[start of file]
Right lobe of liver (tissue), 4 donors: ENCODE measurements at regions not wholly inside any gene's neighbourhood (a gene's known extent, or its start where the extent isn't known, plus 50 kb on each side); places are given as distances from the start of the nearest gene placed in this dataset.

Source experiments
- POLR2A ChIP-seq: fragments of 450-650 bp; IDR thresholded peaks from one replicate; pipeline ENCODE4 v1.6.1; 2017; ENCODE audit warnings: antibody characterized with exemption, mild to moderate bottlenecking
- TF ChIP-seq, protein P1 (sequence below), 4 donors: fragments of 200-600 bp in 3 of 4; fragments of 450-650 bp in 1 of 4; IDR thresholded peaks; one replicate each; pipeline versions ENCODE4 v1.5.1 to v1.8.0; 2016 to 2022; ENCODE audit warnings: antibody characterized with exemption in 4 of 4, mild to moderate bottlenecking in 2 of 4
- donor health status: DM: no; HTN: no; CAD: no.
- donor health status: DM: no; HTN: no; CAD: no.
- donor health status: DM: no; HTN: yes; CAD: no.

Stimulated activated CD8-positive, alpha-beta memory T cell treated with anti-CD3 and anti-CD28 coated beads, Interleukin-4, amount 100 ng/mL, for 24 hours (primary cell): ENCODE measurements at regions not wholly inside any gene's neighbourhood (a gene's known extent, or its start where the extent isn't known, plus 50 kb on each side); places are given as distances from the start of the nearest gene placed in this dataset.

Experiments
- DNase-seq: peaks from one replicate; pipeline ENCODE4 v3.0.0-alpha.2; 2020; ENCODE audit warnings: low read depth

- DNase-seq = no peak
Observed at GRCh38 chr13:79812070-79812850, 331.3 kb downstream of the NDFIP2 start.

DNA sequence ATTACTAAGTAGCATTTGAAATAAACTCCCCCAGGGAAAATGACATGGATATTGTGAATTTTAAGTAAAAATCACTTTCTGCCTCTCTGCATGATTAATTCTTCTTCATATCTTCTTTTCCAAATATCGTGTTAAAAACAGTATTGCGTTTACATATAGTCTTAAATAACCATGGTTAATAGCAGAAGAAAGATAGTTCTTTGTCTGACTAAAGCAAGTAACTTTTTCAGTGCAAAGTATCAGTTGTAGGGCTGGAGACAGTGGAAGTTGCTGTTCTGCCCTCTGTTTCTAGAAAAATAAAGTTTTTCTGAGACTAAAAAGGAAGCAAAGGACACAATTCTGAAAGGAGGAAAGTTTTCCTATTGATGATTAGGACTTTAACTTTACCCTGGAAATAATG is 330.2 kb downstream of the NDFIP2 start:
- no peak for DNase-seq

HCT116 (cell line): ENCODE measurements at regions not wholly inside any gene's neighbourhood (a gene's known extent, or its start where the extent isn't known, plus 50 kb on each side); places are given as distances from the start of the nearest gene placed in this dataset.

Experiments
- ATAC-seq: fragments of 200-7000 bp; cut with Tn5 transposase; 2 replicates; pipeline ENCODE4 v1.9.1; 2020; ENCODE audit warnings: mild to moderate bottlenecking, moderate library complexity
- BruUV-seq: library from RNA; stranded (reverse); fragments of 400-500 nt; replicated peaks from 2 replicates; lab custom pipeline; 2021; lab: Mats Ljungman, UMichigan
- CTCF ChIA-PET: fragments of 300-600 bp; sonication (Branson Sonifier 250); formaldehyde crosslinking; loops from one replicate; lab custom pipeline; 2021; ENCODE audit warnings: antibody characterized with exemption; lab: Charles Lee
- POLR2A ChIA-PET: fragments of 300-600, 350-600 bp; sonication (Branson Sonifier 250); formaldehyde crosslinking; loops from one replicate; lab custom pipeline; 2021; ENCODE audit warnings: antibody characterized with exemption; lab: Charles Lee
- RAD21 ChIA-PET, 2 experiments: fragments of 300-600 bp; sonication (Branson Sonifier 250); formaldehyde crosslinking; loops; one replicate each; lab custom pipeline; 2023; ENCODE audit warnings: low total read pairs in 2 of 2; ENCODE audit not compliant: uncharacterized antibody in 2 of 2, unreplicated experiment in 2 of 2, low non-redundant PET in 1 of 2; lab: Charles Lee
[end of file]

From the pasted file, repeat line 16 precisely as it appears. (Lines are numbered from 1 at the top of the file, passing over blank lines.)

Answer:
Experiments